She begins to talk about the Internet and it’s distinct role on fashion: what it’s place is and how it’s changing. “I think it brings a lot more democracy to fashion. You have, like a 14 year old in Oak Park, Tavi Gevinson, who is basically this fashion superstar now. That would never have happened [without the Internet] and I think it gives everybody a voice and I think you find that the best, naturally filter to the top. I’m a very big fan of Rumi Neely of Fashion Toast. So, even though anybody can go out and start a blog, only really talented people tend to make it big.” She talks about how blogging is a “self-regulating” and “self-filtering” process which is, in essence, the same as any other media but that at the end of the day, “The cream always rises to the top.”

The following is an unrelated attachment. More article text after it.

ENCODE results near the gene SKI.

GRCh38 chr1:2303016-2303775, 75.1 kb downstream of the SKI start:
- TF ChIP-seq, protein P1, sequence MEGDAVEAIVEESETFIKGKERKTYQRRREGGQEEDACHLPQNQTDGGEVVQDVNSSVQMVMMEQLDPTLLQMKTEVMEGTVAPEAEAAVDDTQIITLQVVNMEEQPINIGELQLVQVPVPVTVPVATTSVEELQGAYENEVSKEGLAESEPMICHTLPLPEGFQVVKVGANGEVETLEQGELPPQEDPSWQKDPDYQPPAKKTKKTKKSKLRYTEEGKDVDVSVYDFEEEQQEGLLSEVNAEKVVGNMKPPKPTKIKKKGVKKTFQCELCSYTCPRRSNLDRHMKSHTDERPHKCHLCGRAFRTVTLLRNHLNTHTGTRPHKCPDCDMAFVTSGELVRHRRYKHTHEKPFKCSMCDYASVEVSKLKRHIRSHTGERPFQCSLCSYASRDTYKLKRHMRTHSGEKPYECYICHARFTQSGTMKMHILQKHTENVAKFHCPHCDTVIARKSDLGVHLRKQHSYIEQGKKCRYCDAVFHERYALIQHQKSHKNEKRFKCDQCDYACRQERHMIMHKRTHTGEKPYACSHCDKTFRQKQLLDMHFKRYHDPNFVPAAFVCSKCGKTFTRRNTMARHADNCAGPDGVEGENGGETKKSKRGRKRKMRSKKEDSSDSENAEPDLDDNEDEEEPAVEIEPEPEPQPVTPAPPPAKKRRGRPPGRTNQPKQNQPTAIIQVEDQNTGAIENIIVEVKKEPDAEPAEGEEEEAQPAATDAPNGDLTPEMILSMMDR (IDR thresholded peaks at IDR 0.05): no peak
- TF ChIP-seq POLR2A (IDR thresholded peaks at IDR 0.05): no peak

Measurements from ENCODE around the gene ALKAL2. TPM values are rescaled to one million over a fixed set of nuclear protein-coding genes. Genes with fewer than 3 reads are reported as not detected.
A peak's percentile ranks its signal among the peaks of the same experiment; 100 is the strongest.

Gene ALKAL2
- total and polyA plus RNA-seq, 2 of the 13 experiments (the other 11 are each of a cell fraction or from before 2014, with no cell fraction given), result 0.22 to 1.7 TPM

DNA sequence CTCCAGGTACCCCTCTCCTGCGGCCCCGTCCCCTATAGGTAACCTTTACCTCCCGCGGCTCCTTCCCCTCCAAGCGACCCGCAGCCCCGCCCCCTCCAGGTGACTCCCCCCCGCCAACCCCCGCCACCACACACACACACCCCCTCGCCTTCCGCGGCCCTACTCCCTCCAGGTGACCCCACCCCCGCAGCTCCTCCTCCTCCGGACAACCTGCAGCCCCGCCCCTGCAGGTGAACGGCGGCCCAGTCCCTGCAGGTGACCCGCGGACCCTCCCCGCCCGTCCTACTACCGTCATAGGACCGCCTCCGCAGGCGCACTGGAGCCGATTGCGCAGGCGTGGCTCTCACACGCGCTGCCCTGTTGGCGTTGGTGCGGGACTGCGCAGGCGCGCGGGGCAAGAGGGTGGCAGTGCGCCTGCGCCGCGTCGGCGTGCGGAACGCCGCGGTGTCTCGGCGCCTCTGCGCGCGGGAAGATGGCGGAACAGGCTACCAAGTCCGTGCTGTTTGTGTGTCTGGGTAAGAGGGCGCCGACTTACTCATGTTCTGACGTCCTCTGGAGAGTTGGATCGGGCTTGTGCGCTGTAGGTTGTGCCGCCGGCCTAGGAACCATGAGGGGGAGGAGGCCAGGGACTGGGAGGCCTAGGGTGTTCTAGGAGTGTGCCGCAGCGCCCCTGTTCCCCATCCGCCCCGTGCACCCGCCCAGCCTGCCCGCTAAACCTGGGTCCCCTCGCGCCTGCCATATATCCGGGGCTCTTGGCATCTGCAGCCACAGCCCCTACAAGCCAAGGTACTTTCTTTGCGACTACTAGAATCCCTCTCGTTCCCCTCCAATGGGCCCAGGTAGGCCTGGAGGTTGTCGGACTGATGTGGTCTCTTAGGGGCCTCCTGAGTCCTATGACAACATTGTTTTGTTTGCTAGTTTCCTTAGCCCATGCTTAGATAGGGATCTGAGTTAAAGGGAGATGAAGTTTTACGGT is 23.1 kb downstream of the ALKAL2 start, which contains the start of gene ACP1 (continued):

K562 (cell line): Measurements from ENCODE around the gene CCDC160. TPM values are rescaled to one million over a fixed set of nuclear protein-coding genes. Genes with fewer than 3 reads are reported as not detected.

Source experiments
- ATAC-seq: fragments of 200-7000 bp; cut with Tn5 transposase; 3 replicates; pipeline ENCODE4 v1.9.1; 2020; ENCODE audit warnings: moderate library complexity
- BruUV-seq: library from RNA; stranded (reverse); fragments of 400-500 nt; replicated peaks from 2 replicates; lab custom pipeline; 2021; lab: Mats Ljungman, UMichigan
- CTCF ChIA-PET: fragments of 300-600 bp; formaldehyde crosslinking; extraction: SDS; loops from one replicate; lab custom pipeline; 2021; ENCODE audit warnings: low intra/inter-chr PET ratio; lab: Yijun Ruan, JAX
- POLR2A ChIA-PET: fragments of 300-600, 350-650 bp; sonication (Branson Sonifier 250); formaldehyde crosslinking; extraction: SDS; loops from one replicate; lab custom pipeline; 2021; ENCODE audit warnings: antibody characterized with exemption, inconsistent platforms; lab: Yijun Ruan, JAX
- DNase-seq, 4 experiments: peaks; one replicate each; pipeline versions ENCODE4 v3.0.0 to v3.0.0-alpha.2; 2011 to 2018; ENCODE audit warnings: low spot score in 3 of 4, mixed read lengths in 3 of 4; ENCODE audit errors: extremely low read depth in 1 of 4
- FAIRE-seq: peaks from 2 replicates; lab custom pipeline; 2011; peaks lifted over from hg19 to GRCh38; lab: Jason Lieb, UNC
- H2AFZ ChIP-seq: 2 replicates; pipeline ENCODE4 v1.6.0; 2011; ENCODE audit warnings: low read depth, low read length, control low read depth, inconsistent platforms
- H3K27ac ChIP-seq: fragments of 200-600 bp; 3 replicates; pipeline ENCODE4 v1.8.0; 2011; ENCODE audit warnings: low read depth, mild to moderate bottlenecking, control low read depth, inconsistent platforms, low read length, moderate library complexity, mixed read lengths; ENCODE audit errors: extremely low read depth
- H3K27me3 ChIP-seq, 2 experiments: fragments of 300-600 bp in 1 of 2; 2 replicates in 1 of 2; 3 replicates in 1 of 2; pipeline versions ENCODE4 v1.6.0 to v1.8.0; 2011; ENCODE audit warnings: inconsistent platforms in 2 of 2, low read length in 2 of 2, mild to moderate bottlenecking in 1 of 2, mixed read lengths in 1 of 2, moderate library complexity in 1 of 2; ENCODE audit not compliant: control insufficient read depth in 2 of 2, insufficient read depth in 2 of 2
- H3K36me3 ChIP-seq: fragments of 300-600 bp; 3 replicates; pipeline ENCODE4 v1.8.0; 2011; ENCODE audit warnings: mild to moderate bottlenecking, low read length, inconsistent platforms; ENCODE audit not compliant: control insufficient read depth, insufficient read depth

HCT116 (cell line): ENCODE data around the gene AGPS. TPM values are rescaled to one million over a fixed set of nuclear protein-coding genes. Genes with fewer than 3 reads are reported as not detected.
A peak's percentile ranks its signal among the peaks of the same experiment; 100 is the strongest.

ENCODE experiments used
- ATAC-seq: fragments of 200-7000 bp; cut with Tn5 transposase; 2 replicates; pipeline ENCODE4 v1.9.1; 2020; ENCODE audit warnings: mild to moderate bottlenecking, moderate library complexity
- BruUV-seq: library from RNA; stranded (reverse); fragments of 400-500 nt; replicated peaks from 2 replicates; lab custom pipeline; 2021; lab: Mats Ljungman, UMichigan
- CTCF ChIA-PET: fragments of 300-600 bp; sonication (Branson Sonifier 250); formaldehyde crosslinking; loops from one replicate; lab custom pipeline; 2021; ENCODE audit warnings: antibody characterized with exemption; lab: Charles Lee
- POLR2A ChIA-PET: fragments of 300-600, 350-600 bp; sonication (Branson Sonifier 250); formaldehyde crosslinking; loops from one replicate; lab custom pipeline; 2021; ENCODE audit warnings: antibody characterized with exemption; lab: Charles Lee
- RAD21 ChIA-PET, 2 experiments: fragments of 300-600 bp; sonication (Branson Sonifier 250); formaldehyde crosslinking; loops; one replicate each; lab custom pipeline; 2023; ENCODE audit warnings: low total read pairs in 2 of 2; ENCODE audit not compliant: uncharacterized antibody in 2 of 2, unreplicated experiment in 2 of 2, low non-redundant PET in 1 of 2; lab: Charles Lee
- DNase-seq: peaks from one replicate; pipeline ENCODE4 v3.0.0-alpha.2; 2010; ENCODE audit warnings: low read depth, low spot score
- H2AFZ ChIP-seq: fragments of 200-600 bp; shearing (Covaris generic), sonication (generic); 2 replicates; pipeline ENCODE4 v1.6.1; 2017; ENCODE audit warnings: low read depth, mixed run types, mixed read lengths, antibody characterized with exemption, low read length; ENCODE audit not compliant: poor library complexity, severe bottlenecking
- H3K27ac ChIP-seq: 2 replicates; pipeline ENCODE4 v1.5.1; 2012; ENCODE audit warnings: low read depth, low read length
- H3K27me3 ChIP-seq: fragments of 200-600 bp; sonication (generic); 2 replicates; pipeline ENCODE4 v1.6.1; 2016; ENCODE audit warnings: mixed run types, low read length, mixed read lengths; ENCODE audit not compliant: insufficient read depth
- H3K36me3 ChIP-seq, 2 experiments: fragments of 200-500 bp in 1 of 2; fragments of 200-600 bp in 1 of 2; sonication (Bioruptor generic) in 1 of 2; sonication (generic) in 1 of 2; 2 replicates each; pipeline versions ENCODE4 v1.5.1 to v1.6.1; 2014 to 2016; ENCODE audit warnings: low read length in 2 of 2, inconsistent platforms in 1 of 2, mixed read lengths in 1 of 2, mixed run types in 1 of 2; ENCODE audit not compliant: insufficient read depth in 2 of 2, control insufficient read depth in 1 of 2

At this point, I am really struggling to keep balance and inquire on what shoes she normally wears for her style safaris. I ask her if she ever wears heels and she begins to laugh. “No! I never, ever street style hunt in heels. In the winter, I wear these knee high boots, [they] are like my trusty- I always have these on if there’s any snow on the ground. If the snow is gone, I just wear my Chucks, but [you] will never see me in heels because I have to be able to run after people. . . [it’s] very athletic. It’s kind of like a sport, I guess.” 

“It’s kind of like a blood sport,” I say and she agrees.

“It’s like hunting! I’m telling you, it’s like a form of hunting! You have to dress the part. You can’t be running down the street in stilettos trying to reach somebody or else you’ll lose!”

Look for Part Two of this interview on a Special Edition of The Indumentarian tomorrow and until then:

Don’t be a stranger, but do be stranger.

Thanks to Amy Creyer of Chicago Streetstyle